The downside to the format is that at times, Born to Rise feels a little too much like a propaganda piece. Agüero’s controversial departure from Atlético Madrid (he refused to celebrate goals as he tried to force through a transfer) is described in the dry language of a PR document: ‘throughout these times, Sergio left nobody in doubt as to his allegiance towards Atleti, identifying with the club’s values and adopting them as his own, as for him befits such a compliment. Elsewhere, the writing reads like a CV: ‘Kun had learnt to balance the obligations that come with such prominence with being able to enjoy his free time.’

These detours into bland biography aside, Born to Rise is a refreshingly comprehensive look at one of the best footballers in the world, and particularly the rise itself, from dirt pitches in an Argentinian slum to international tournaments and top European league titles. 500-plus pages may seem daunting if not excessive but Agüero’s rags to riches story is certainly worth reading.

Buy it here

You Don’t Know Me, But…

You Don’t Know Me, But: A Footballer’s Life

By Clarke Carlisle

Simon & Schuster, 2014

Along with most of the football-loving population, I have a natural scepticism when it comes to player autobiographies. Like the ‘True Scotsman’, they tend to be all bluster and skirt, with nothing underneath. Messrs Keane and Bellamy aside, few footballers are daring enough to name and shame their fellow professionals, and understandably so. With so many players extending their careers in football through coaching and media work, burning bridges at retirement is to be avoided like the plague. There is, however, another kind of honesty, one that doesn’t play on scandal but instead offers genuine insight into the realities of footballing life. Clarke Carlisle’s You Don’t Know Me, But is a winning example of this. Touching on everything from finances to dressing room politics via addiction, depression and racism, it’s a real breath of fresh air in a fusty genre.

In many ways, Carlisle is an atypical member of the footballing fraternity. He’s won two rounds of Countdown, presented documentaries on racism and depression, and he’s the former Chairman of the PFA. While it’s not the main focus of the book, Clarke’s cerebral side is still given plenty of platform, particularly in ‘Part of the Union’, one of the book’s stand-out chapters. Discussing FIFA’s response to racism, Carlisle argues, ‘There is a disgusting disparity between the sanctions imposed for offences that will cost the governing body money and those that are unethical or immoral.’ He goes on to add, ‘It is not the exclusive remit of black players to fight racism, it is for everyone to fight.’ Carlisle is equally eloquent and forthright on the subject of his own alcohol dependency and depression, brought on by a bad injury at the tender age of 21. ‘I didn’t have the wherewithal to face my responsibilities. From my warped and clouded viewpoint, all I could see was myself.’ Carlisle reflects on his troubled past with the frank assessment of a man who is very aware of his fortunate position.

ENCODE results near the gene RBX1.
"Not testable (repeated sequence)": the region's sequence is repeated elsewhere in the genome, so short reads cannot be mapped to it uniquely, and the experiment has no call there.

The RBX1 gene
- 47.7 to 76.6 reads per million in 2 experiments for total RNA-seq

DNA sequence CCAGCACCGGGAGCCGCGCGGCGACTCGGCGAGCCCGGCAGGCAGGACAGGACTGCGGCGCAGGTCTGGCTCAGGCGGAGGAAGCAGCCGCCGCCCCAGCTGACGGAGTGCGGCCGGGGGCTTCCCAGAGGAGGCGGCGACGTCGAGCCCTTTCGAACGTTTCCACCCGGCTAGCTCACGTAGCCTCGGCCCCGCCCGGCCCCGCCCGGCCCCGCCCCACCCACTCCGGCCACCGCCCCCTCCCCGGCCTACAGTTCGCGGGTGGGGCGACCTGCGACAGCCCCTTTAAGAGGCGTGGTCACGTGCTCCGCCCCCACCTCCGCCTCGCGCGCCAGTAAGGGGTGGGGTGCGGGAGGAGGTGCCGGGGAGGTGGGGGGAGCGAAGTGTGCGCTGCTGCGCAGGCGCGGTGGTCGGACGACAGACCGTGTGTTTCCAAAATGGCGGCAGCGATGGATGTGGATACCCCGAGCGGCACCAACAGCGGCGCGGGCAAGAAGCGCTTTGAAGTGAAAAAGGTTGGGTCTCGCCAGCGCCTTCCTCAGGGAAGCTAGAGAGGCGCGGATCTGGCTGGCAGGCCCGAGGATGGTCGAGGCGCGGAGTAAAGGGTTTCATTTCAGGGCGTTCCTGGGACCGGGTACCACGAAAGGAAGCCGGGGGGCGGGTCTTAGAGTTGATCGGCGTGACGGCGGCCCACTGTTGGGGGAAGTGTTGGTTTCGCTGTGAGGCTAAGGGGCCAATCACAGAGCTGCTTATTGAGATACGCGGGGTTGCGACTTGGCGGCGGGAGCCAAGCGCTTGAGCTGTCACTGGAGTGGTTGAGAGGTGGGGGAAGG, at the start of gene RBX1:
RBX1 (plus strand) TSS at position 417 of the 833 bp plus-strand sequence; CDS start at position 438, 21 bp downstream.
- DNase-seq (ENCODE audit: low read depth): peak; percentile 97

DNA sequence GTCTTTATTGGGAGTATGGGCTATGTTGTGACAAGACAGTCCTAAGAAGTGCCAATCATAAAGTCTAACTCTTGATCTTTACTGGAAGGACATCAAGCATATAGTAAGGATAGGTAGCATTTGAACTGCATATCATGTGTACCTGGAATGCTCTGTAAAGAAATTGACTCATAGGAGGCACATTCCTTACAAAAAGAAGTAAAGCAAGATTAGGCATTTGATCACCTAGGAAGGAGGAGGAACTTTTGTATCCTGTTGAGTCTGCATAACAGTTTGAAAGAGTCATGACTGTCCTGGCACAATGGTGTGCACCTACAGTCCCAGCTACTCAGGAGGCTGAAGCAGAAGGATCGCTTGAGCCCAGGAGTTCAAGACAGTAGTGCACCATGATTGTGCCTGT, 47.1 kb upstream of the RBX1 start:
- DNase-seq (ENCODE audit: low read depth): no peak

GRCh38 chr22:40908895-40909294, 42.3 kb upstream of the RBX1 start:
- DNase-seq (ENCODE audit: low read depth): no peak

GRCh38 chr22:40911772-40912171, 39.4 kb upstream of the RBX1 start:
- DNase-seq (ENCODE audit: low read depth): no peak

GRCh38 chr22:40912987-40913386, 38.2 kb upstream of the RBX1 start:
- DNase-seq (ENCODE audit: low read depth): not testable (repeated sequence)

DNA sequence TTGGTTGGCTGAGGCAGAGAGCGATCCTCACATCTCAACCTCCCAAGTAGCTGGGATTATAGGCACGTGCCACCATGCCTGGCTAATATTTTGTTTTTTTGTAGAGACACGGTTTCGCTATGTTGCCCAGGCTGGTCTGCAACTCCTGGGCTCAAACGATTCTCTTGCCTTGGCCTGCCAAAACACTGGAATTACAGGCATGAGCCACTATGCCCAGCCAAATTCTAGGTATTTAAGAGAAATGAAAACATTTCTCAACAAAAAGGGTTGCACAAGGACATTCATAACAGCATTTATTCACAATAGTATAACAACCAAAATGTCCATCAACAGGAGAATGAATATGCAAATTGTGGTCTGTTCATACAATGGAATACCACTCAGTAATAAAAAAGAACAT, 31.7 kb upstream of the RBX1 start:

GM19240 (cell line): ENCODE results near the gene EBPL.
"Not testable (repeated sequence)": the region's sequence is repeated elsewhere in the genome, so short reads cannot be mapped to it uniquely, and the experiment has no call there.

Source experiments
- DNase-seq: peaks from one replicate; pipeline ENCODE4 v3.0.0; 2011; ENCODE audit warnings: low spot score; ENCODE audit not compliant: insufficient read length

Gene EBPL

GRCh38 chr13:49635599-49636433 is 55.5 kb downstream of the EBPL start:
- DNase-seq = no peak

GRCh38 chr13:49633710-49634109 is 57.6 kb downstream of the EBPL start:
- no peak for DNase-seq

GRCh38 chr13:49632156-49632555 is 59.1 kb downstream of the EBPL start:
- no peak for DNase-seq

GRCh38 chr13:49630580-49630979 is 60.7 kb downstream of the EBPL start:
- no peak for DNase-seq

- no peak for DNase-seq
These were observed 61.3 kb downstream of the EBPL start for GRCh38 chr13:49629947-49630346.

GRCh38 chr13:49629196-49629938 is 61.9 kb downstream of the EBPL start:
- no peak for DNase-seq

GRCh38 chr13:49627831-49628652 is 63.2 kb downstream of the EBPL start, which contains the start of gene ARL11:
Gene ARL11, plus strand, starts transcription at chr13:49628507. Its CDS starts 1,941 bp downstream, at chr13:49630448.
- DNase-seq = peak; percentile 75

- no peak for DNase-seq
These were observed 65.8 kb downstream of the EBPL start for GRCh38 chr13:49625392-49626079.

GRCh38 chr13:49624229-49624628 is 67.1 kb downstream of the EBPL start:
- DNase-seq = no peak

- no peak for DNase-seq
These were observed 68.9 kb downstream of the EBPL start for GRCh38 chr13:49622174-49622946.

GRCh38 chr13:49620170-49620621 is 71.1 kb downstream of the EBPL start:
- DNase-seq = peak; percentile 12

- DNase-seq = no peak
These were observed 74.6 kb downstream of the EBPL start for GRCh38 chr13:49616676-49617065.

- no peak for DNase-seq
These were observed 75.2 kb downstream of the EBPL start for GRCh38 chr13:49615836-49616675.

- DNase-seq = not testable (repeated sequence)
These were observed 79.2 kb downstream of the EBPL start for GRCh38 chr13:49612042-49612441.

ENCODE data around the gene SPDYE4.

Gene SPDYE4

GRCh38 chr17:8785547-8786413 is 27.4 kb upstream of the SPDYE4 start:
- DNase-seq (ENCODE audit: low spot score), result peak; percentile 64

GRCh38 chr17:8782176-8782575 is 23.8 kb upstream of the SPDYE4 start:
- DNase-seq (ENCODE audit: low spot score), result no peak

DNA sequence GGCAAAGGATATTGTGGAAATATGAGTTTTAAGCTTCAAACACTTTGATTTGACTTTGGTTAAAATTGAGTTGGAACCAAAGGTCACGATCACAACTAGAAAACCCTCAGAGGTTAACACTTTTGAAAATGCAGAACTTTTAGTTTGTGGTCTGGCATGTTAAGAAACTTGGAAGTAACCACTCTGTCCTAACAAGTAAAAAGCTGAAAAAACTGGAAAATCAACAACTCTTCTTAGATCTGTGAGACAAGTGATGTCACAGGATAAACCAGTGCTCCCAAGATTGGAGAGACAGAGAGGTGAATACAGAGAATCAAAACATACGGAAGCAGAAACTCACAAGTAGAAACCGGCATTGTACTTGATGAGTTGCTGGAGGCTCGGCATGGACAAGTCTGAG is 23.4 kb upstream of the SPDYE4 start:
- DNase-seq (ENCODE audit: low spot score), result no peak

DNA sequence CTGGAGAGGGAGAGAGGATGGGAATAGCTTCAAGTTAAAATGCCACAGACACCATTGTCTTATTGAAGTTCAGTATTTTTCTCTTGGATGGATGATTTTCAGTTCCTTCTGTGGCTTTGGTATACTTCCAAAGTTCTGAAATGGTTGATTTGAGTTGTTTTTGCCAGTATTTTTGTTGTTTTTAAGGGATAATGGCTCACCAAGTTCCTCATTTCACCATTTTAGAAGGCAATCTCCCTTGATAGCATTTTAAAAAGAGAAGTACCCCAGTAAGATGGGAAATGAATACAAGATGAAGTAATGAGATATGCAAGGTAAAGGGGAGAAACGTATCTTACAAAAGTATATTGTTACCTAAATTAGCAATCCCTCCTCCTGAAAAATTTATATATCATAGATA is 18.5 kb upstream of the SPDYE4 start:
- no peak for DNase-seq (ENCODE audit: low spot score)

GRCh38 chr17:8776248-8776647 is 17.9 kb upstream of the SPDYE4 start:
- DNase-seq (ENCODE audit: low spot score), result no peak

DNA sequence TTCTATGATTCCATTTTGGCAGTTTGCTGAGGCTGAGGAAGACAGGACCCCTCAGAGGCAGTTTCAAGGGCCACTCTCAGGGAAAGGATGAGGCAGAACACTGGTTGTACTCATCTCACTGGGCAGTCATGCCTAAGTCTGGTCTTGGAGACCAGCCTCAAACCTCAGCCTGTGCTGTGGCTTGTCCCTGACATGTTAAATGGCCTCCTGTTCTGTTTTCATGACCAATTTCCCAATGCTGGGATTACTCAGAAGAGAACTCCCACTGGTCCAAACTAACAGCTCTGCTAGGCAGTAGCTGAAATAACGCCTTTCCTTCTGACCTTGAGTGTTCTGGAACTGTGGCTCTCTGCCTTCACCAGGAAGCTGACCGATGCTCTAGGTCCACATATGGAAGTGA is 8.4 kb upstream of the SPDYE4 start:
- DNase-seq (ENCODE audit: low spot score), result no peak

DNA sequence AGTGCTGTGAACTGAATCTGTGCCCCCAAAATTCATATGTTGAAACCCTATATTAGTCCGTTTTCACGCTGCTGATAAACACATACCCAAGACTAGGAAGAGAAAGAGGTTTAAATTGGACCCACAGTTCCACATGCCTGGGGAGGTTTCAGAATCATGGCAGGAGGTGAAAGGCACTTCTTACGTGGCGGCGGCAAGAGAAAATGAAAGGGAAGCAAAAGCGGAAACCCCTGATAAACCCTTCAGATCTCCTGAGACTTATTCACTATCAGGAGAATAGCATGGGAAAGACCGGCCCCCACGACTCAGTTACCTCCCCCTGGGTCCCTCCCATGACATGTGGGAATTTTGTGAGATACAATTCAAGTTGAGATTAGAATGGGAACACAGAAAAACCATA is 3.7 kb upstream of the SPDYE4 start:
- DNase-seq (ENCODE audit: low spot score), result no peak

But in other ways, Carlisle is incredibly typical. As with Tony Cascarino’s Full Time, You Don’t Know Me, But… is written by a footballer who has been through the English leagues, experiencing both great highs and great lows. Blackpool, QPR, Burnley, Preston, Northampton, York City – Carlisle is no superstar and he knows it. In his own words, he’s ‘a kid from Preston, from the humblest of beginnings and with moderate ability’. The modest, unaffected narrative voice is a really appealing feature; for all his more high-brow aspirations, Carlisle is full of the joys of the ‘playground’ banter that brings a team together: ‘It’s incredibly immature, but the whole working environment of football is.’ Whole chapters are dedicated to pranks, fights, preseason tours and Christmas parties. The tone of the book reflects the combination in Carlisle’s character brilliantly, blending his intelligent observations with cruder touches of humour.

The structure of You Don’t Know Me, But… is also a real masterstroke and key to the book’s success. What better way to address the harsh realities of football than by showing a former Premier League player scrapping for a living in the belly of League Two? Carlisle’s present day trials and tribulations, interwoven with flashbacks to a career of success and failure, paint a very powerful portrait of an average football career. Transport, housing, bills; these are still everyday concerns for all but the very top players, and even then, there is always the danger of the good life being whipped out from under your feet when you least expect it.

It seems an odd phrase to use for a footballer’s autobiography, but You Don’t Me, But… is a multi-faceted memoir. In its candid handling of mental health issues, so long a taboo in the macho sporting arena, it’s a significant addition to books by the likes of Sol Campbell, Keith Gillespie and of course Ronald Reng. But Carlisle’s book also addresses some of the key issues of modern football politics and, perhaps most significantly of all, offers everyday details from the largely everyday career of an endearingly everyday footballer.

Buy it here